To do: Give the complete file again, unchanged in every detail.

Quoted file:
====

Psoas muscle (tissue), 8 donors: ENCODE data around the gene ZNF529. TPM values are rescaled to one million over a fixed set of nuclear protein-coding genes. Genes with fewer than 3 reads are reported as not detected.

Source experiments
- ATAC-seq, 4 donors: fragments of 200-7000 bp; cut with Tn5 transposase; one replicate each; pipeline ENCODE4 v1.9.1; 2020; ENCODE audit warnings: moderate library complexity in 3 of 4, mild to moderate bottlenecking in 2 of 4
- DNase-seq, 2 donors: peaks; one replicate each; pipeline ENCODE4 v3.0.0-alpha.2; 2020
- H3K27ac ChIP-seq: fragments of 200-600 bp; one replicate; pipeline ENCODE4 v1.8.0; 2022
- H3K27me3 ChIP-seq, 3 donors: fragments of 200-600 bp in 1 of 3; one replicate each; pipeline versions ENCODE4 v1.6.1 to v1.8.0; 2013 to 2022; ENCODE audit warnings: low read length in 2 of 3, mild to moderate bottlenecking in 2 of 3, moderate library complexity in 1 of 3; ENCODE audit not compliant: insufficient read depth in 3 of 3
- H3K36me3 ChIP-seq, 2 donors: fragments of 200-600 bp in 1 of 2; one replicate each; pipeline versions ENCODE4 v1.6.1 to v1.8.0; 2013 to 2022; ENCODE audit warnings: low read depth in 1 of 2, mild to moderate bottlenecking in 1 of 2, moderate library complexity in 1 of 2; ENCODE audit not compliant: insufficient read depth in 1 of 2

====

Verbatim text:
Psoas muscle (tissue), 8 donors: ENCODE data around the gene ZNF529. TPM values are rescaled to one million over a fixed set of nuclear protein-coding genes. Genes with fewer than 3 reads are reported as not detected.

Source experiments
- ATAC-seq, 4 donors: fragments of 200-7000 bp; cut with Tn5 transposase; one replicate each; pipeline ENCODE4 v1.9.1; 2020; ENCODE audit warnings: moderate library complexity in 3 of 4, mild to moderate bottlenecking in 2 of 4
- DNase-seq, 2 donors: peaks; one replicate each; pipeline ENCODE4 v3.0.0-alpha.2; 2020
- H3K27ac ChIP-seq: fragments of 200-600 bp; one replicate; pipeline ENCODE4 v1.8.0; 2022
- H3K27me3 ChIP-seq, 3 donors: fragments of 200-600 bp in 1 of 3; one replicate each; pipeline versions ENCODE4 v1.6.1 to v1.8.0; 2013 to 2022; ENCODE audit warnings: low read length in 2 of 3, mild to moderate bottlenecking in 2 of 3, moderate library complexity in 1 of 3; ENCODE audit not compliant: insufficient read depth in 3 of 3
- H3K36me3 ChIP-seq, 2 donors: fragments of 200-600 bp in 1 of 2; one replicate each; pipeline versions ENCODE4 v1.6.1 to v1.8.0; 2013 to 2022; ENCODE audit warnings: low read depth in 1 of 2, mild to moderate bottlenecking in 1 of 2, moderate library complexity in 1 of 2; ENCODE audit not compliant: insufficient read depth in 1 of 2